Alex Rodriguez admits 'A-Rod Curse' might've wrecked Joey Gallo's Yankees career

93rd MLB All-Star Game presented by Mastercard
93rd MLB All-Star Game presented by Mastercard / Steph Chambers/GettyImages

Alex Rodriguez's No. 13 jersey was not issued in Yankees pinstripes between his unceremonious forced exit in 2016 and Joey Gallo's sudden arrival five years later.

When Gallo first emerged from the dugout wearing the familiar digits -- one of the lowest jersey numbers technically available -- some fans were thrilled to finally leave Rodriguez's checkered decade in the past, while others felt the 2005 and 2007 AL MVP was getting discarded too soon (per usual). Surely, though, after such a long layoff, it felt safe to assume Gallo had Rodriguez's blessing.

Nope. Not so fast. In fact, Rodriguez's hot air might've been blowing Gallo's bat in the wrong direction.

A-Rod, now one of the most visible men in sports media just a half-decade after being exiled from the league, finally opened up on how he felt when Gallo was assigned his number. In essence ... bothered! Predictably, he'd rather have his No. 13 in monument park than on the back of one of the worst Yankees in recent memory.

Alex Rodriguez wants No. 13 retired with Yankees

We've taken care of the first part. Gallo's not coming back. The bad man is gone now.

But Monument Park? Probably not until Hal Steinbrenner and his family subsidiaries say goodbye to Yankees ownership. Brian Cashman IV will probably have to exit the front office, too. Once all that familiar blood is out of the way and generations have passed, though, sure!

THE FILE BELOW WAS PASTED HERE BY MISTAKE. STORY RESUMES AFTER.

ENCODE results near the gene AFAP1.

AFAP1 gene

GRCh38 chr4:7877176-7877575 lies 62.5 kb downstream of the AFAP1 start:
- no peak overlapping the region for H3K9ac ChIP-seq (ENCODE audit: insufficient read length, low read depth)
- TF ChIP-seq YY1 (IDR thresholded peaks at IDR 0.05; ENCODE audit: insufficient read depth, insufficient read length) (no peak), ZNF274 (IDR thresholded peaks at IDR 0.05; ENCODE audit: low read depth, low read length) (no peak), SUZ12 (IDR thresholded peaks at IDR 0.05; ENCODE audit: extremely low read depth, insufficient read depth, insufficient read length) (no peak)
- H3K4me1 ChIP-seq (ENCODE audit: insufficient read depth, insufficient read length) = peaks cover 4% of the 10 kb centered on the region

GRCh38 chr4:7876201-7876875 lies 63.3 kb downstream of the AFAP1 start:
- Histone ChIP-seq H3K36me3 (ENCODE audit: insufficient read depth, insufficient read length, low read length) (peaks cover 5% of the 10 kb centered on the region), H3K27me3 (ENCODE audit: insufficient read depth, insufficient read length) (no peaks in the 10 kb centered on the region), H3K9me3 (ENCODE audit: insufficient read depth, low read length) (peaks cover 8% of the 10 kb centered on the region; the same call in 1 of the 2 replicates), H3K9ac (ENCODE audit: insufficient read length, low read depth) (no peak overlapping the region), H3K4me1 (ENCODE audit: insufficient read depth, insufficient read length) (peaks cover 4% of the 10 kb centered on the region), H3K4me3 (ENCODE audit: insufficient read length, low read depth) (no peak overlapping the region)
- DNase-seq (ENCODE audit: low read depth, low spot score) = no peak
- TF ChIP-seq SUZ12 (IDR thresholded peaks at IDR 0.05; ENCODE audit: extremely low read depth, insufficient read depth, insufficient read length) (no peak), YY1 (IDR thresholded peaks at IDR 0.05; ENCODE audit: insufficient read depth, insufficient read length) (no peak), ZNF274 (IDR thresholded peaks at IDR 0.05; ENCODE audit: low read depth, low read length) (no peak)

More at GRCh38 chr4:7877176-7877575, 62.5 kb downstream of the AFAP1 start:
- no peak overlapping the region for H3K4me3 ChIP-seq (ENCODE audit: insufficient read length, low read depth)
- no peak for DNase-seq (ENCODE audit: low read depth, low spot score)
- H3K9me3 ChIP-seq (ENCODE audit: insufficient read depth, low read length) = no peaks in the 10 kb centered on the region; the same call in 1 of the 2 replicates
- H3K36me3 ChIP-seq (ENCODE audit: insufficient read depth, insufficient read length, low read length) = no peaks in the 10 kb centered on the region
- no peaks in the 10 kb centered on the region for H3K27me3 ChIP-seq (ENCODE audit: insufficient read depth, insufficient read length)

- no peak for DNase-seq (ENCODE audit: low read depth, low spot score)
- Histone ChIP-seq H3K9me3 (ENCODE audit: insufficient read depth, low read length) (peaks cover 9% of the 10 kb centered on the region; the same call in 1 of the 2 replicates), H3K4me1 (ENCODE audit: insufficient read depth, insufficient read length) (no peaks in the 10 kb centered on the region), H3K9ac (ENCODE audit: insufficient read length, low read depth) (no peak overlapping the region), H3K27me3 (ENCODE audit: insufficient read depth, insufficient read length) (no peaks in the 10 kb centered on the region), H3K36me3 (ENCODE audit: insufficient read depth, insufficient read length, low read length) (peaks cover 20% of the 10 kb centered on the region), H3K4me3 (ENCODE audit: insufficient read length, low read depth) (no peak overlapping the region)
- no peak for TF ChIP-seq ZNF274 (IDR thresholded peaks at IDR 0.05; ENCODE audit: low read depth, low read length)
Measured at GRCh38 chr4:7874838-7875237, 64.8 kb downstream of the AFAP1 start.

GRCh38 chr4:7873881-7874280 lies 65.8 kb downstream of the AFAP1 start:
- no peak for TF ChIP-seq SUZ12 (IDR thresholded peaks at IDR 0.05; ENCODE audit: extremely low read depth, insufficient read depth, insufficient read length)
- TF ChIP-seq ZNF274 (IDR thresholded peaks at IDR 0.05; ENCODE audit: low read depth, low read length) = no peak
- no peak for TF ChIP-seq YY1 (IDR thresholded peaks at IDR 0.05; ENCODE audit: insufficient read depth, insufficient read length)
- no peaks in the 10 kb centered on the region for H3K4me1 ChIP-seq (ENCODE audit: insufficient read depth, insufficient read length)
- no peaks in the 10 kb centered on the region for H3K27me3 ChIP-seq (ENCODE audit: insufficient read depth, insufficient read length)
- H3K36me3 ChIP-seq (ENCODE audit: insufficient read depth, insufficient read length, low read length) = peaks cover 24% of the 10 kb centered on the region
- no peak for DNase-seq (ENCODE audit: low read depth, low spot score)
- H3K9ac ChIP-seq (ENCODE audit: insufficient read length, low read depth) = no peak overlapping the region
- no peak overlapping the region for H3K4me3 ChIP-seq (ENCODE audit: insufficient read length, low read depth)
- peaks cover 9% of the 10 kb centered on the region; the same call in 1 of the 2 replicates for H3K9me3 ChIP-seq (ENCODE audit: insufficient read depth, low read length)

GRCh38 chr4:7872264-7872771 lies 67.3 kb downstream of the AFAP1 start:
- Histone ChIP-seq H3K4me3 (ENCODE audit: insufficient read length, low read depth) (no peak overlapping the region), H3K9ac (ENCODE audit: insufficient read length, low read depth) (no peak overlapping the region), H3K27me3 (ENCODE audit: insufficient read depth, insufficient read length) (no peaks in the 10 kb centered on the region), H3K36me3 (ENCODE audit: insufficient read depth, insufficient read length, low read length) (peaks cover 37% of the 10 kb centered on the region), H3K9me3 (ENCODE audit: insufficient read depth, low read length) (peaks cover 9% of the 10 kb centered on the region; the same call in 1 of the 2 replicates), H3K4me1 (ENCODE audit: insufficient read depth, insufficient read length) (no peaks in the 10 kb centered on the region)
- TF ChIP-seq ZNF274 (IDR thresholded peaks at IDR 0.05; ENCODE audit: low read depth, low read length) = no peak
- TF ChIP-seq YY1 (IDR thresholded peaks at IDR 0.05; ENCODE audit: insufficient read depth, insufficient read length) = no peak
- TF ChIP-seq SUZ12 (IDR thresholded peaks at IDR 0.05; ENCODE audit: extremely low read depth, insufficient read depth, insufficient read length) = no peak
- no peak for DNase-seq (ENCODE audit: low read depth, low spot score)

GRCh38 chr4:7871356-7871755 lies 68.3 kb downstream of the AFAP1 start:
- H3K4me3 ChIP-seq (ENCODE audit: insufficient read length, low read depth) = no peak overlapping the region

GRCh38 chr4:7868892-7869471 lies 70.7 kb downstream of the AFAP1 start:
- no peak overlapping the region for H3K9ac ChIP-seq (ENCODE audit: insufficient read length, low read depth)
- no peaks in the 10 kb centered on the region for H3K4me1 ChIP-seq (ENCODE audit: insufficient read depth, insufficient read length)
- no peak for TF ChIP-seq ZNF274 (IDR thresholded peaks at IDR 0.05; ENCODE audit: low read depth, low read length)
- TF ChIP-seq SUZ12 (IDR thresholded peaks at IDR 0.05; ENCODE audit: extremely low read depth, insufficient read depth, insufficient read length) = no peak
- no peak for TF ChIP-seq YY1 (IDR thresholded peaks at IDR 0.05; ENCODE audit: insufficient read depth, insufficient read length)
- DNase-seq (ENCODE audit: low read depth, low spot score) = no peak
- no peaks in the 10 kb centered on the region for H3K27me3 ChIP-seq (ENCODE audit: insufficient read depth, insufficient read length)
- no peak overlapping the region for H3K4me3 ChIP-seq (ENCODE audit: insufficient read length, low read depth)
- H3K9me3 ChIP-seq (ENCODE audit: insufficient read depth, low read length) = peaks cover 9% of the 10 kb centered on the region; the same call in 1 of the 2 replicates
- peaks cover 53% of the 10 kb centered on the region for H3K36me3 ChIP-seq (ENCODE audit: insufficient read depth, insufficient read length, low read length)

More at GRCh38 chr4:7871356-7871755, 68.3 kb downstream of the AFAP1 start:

Rodríguez deserves something for his pinstriped prowess, even if it doesn't involve taking the No. 13 off the market. Maybe a plaque? If not for the man, then at least in recognition of his 2009 postseason, a generationally strong October run that almost single-handedly made sure the Yankees' championship cupboard wasn't bare from 2000 onward. That team had three starters! Three!

Of course, let it not be forgotten that before he was some people's most beloved Yankee, he was nearly traded to the Red Sox and grew up desperate to be a Met.

Instead, he landed in the Bronx, fulfilling his significant promise (repeatedly) during MVP regular seasons before finally getting over the championship hump at the end of the 2000s.

At the very least, he's going to go in the record books as "More Memorable Than Joey Gallo," so there's that.